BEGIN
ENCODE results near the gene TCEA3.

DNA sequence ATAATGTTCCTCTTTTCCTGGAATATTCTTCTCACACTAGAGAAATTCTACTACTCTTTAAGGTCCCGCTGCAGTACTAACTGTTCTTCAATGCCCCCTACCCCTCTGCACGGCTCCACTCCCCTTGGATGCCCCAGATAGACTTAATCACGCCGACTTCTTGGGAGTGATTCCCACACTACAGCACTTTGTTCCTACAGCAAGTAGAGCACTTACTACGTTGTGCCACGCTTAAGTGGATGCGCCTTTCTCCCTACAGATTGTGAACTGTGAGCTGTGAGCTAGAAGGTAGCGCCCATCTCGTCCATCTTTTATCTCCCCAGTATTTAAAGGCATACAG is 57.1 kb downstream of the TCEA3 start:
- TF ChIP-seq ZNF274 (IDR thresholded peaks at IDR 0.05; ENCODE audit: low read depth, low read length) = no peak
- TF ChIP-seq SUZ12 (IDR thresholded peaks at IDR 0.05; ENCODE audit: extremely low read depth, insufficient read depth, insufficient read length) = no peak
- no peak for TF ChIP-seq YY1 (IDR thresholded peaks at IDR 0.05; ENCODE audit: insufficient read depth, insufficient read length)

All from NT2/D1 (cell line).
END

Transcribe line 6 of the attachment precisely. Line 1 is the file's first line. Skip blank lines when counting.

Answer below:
All from NT2/D1 (cell line).